2

Tear it all off and rebuild a roof that's not made out of 2x4's. To fix-at-it, tear off all the ceiling drywall. Temporarily support the beams and remove the sisters (the tacked-on LVL's). Insert new 2x4 sisters that go the entire span, tucked above the header that would of been behind you while taking that picture, short enough to slip up into the ...


2

There is okay sloppy, and there is bad sloppy. Bad sloppy has an impact on the finish of the house. For example, if you don't crown your joists correctly, your floor will be a bit wavy. If you don't choose good studs for your kitchen, it will be harder to hang cabinets and they won't look as good. Neither of these violate building code, but you can notice ...


2

An inch out is not that big of a deal, though an inspector might not want to see it. If you can Add a stud, Can you not just fix it so it is straight? I will use construction screws with pre-drilled holed when I have a tricky placement that needs a bit of finessing. Attaching a second stud to it would also make that one out of plumb, but would suffice the ...


2

You can't frame out in 1x3 especially in a basement. It is just too flimsy and and warping with probably make it brittle. If you want to save an inch or two (which you will never notice) then please frame in 2x3. You won't have any issues with 2x3s (other than having to install shallow electrical boxes in some cases). Note: Watched the video on the ...


2

You can notch a joist up to 1/6 the depth of the joist. For example, a 2x10 can be notched 1.54166" deep (9 1/4" / 6). However, you cannot notch a joist within the middle 1/3 of the joists length. The notch can also only be 1/3 the depth of the joist wide. Again with the 2x10 example, that means the notch can only be 3.0833" wide (9 1/4" / 3). Since ceiling ...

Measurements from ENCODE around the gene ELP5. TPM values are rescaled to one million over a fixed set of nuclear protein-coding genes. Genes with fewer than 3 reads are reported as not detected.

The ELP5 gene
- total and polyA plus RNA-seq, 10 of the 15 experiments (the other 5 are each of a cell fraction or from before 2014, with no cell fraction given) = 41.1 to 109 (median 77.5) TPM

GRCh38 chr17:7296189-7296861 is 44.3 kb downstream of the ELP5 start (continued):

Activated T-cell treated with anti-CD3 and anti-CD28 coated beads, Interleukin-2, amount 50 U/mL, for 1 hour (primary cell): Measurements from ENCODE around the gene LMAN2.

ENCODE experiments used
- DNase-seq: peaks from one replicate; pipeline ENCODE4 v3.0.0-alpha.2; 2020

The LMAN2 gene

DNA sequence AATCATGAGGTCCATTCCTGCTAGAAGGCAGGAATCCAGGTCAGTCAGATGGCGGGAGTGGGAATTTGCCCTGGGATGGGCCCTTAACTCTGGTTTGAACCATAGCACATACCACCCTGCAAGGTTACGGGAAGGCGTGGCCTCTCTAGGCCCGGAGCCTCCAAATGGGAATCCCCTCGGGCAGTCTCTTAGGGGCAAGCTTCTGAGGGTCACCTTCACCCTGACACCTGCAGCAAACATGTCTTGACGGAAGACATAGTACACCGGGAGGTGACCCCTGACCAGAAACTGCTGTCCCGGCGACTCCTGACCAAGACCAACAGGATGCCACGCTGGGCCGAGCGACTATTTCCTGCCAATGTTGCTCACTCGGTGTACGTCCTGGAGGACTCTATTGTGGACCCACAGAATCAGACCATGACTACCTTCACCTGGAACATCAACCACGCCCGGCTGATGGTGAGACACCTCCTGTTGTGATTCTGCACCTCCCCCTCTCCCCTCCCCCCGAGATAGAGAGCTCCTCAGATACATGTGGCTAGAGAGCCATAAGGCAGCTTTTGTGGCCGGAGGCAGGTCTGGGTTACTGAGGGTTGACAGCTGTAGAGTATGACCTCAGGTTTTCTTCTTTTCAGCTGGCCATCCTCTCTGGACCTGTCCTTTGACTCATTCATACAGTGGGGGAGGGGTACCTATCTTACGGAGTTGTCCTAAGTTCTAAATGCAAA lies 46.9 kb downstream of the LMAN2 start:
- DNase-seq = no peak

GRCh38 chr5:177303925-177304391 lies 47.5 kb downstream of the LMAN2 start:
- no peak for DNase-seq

2

With steel sheetmetal studs fastened to sheetrock or plywood, the wall is plenty strong enough to securely support 200+ pounds—provided the load is attached and distributed properly. Either one alone (plywood or studs) can hold that weight, but in combination they are much stronger than the sum of their capacities. Note that the floor will carry most ...


2

Notice that sill plate sitting on top of the beam? Held on with some nails hammered part of the way in, then bent over the flange? Do the same with your top plate. The sill plate has the advantage of gravity holding it in place, so you'll probably want to put more bent nails in, especially if you'll have kids down there playing who may be running into it. ...